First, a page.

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Bernie Sanders Is Beating Kamala Harris 2-1 Among Black Democratic Primary Voters, New Poll Finds

 
"........There appears to be a strong class element at play in the finding. The same poll found that the demographics Sanders is least popular with — at 19 and 17 percent, respectively — are Democrats who make more than $100,000 per year and Democrats who have post-graduate degrees (two qualities that typically, if not always, overlap). Because of structural wealth and income gaps, that population is heavily white.

Sanders, meanwhile, receives his strongest support support from those making less than $50,000 — a group that is, for the same reasons, much more diverse. The poll found that 30 percent of those with the lowest incomes backed Sanders..........

https://theintercept.com/2019/03/06/bernie-sanders-black-voters-2020/

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  • 4 weeks later...

In a Thursday appearance on “The Daily Show,” Sanders finally named an actual date when he’ll release his returns.

“April 15 is coming. That will be the 10th year and we will make them all public very shortly,” Sanders said.

“I’m delighted to do that, proud to do that. Hey Mr. Trump, you do the same thing.”.........

https://theintercept.com/2019/04/05/bernie-sanders-tax-returns/

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5 minutes ago, mr6666 said:

In a Thursday appearance on “The Daily Show,” Sanders finally named an actual date when he’ll release his returns.

“April 15 is coming. That will be the 10th year and we will make them all public very shortly,” Sanders said.

“I’m delighted to do that, proud to do that. Hey Mr. Trump, you do the same thing.”.........

https://theintercept.com/2019/04/05/bernie-sanders-tax-returns/

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"....Many Democrats believe that to beat Trump next fall, the party has to pick a nominee who provides a stark contrast to Trump on virtually every issue -- including transparency. And that's simply not where Sanders is at the moment.
"Among the candidates still in the race, Sanders' releases are less extensive than anybody's but Donald Trump," wrote PolitiFact's Louis Jacobson back in April 2016. "He's only released information for one year, which pales compared to most other recent presidential candidates, and even that year's release only includes a summary page, not the full return."....
 
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40 minutes ago, TheCid said:

Bernie is done.  He needs to recognize that and pick one of the other candidates to back - or even better, just disappear.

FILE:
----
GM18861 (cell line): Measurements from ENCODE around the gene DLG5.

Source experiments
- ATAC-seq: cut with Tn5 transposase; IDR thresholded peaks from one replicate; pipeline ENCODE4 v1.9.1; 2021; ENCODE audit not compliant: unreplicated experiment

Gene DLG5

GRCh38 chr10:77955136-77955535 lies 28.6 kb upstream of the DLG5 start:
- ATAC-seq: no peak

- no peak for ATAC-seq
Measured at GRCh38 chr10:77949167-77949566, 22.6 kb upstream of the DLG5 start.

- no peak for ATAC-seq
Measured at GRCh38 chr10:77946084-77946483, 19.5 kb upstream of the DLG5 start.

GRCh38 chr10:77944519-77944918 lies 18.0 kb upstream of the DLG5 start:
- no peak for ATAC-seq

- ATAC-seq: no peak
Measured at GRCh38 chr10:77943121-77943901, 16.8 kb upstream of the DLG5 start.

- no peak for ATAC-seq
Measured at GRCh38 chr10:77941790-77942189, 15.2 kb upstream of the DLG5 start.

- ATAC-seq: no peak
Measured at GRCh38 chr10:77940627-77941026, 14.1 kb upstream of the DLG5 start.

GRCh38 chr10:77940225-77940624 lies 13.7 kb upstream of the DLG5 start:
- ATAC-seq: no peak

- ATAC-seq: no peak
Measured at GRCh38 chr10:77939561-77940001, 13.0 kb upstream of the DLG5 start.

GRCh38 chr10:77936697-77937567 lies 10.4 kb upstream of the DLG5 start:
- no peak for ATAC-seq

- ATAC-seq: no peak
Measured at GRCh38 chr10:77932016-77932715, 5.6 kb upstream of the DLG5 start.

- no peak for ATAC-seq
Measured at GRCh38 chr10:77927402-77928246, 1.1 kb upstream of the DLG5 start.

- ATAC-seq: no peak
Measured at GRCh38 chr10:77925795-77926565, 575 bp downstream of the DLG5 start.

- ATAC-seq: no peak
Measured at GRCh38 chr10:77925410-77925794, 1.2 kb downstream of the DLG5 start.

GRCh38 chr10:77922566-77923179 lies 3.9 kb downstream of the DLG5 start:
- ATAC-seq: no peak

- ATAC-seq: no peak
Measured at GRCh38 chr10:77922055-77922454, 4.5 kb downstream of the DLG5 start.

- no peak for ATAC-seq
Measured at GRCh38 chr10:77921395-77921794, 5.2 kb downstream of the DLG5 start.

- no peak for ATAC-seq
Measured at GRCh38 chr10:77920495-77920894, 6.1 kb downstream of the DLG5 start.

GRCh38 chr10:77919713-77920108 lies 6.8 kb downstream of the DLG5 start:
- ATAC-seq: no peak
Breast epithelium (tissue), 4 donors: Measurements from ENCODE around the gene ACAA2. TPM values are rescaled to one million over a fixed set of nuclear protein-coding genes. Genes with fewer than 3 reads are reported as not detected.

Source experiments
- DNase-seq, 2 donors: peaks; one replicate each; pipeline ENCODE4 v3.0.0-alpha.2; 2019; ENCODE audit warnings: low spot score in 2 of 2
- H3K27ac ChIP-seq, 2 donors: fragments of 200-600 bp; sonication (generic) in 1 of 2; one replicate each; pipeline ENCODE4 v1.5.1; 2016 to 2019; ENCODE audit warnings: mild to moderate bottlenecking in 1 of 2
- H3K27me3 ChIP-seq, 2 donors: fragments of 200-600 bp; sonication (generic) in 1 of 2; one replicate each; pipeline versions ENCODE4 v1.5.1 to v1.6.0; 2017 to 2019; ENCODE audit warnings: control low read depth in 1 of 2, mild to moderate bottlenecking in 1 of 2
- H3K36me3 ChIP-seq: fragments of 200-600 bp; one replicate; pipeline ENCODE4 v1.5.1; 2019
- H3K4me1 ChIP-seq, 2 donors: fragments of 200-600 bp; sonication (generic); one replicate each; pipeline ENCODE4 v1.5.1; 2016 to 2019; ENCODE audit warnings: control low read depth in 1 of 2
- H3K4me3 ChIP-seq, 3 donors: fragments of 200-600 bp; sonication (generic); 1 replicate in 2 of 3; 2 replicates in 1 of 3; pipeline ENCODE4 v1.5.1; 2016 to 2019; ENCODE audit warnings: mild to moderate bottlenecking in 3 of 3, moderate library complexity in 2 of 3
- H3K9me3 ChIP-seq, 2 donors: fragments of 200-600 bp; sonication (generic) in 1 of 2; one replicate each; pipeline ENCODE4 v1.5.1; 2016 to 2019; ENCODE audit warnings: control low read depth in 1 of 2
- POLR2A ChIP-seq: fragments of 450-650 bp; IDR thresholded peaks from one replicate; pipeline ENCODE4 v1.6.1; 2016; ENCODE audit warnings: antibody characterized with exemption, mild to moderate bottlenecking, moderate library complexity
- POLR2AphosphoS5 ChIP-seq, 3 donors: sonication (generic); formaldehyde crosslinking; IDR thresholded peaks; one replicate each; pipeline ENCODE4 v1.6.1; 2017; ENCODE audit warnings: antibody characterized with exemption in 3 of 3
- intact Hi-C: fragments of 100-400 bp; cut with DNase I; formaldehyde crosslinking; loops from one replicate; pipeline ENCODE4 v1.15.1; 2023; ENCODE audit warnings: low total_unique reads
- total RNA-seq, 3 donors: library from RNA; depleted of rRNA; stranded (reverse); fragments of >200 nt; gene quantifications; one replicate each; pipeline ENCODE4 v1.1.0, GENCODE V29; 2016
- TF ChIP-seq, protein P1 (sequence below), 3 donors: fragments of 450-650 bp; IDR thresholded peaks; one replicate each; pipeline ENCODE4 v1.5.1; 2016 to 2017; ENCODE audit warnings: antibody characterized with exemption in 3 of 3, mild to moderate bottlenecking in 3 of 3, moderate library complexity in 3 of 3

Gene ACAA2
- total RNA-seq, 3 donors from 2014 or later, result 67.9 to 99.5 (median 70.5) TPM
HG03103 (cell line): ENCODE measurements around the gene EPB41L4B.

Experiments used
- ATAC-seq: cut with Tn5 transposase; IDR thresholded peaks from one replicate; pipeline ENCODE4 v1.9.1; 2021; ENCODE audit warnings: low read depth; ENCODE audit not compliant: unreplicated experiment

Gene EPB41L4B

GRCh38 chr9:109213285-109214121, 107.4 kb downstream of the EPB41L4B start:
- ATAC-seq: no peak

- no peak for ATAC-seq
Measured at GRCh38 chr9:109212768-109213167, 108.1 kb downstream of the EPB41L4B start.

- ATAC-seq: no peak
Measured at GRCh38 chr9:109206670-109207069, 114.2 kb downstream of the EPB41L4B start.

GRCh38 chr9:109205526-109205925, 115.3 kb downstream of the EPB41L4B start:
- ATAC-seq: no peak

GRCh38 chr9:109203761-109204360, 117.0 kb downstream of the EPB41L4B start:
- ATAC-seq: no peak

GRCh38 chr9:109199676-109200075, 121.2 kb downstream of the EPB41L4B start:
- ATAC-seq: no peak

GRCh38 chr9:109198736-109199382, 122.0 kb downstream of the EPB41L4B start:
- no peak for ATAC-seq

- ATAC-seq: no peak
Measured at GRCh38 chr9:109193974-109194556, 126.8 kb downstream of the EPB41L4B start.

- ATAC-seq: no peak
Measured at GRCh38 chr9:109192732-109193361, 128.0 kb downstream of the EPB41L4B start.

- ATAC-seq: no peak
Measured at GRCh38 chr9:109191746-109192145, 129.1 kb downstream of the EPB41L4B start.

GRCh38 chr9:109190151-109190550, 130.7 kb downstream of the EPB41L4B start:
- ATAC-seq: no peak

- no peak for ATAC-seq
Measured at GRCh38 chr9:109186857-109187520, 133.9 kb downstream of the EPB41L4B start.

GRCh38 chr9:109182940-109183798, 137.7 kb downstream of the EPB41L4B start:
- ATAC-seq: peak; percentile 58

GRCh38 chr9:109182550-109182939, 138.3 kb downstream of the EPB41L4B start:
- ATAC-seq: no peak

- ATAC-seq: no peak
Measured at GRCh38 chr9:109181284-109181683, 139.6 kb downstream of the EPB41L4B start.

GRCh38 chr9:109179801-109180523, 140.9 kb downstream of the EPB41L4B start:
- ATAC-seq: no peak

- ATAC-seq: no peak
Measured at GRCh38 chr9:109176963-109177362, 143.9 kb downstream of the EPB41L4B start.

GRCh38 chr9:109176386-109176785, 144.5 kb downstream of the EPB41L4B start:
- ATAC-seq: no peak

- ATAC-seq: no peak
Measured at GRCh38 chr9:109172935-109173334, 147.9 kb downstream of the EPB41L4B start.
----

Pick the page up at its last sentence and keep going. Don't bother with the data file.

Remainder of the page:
Yeah, he was done last time too and he dragged it out. I expect that to also happen this time. Even if he doesn't get the nomination (almost certain), he will still drag it out as much as he can. 

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3 minutes ago, Gershwin fan said:

Yeah, he was done last time too and he dragged it out. I expect that to also happen this time. Even if he doesn't get the nomination (almost certain), he will still drag it out as much as he can. 

If Sanders isn't one of the leading 2 candidates after super-Tuesday,  I believe he will drop out IF one of the leading two candidates is running mostly on his 2016 platform (and of course back that candidate).     

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3 minutes ago, jamesjazzguitar said:

If Sanders isn't one of the leading 2 candidates after super-Tuesday,  I believe he will drop out IF one of the leading two candidates is running mostly on his 2016 platform (and of course back that candidate).     

I agree if that is the case but I highly doubt a Social Democrat will get the nomination. I can just see him flailing around like last time if O'Rourke or Biden is chosen. 

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2 hours ago, Gershwin fan said:

I agree if that is the case but I highly doubt a Social Democrat will get the nomination. I can just see him flailing around like last time if O'Rourke or Biden is chosen. 

Are there any actual Social Democrats that have joined the contest other than Sanders?    Anyhow,  I wasn't referring specificity to an official SD,  but instead to candidates like Harris that have adopted many of Sanders' 2016 ideas like free-college,  Medicare-for-all,   etc...

But yea,  if O'Rourke or Biden are the leading candidates Sanders will stay on.

 

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11 hours ago, jamesjazzguitar said: